How Much is Free Advice Worth?

Graduation time conjures up a legion of people ready to offer congratulations, farewells, and wisdom. The graduates are told about what they can expect as they go forth. Speakers laud them for their achievements and remind them to use what they have learned.

Graduates are ready to make their mark, to make the world a better place, et cetera. The analog clocks of graduation time tick and tock with the sounds of hope, and rightly so.

I teach adolescent boys, helping to form young men. A proper education forms young men as gentlemen and scholars within an environment nurtured by the theological virtues of faith, hope, and charity. The greatest of these is charity because charity is the eternal virtue. Charity reigns in Heaven among the Church Triumphant, who no longer have need of faith or hope because they have no doubts and have achieved perfect happiness. But, as the Apostle Paul instructs, love remains.

Hope is for the Church Militant, for those of us still working out our salvation, perhaps with at least a modicum of fear and trembling. The world is often an unfriendly place, and influential societal shapers offer a bewildering array of distractions, most marketed not as a way of avoiding responsibility, but instead put forward as Just the Right Thing. Advertisers tell us in order to sell us products that our lives lack Just the Right Thing, but have hope because here it is, available to all who want to be happy for a price that, even if high, can be broken down into a series of easy payments.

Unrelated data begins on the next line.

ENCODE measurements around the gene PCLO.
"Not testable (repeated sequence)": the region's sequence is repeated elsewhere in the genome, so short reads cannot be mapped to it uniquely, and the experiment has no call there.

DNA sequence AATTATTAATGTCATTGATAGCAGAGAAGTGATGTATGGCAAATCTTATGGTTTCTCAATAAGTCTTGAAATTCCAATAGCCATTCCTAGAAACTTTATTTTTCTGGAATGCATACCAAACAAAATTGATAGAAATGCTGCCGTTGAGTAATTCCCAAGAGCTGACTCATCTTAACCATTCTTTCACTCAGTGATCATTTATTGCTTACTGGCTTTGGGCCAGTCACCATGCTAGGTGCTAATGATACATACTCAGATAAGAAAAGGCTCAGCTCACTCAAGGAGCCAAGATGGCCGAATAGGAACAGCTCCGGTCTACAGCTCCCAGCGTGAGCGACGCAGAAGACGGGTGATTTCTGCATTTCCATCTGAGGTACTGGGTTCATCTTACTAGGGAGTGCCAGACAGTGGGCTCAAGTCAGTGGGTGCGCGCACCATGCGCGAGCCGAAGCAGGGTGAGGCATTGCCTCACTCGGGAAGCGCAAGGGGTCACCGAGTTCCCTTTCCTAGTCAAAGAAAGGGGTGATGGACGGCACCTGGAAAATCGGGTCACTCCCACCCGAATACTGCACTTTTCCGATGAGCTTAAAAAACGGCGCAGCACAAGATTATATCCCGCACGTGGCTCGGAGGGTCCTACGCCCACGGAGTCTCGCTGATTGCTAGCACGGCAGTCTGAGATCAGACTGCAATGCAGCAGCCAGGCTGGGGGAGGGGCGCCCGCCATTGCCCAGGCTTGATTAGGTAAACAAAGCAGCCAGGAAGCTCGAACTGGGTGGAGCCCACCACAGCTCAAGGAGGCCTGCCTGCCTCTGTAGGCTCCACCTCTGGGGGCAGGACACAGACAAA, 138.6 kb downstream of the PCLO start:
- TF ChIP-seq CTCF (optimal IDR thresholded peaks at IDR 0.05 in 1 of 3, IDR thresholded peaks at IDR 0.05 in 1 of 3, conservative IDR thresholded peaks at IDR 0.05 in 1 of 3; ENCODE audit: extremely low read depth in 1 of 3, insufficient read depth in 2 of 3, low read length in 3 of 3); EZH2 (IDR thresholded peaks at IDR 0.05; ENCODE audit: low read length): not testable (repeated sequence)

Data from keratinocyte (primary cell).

So, in keeping with the graduation times, I come bearing words. The Beatles tell us the best things in life are free. The advice that follows this paragraph is free. Therefore, the advice that follows must be well worth reading.

Talk Less

I can already see people who know me rolling their eyes and saying, “You, who often have a hard time shutting up, are telling others to talk less.” I admit it. I’m venturing into the realm of “Do I say, not as I do.” All I can offer in my defense is that just because I’m guilty does not mean I’m wrong.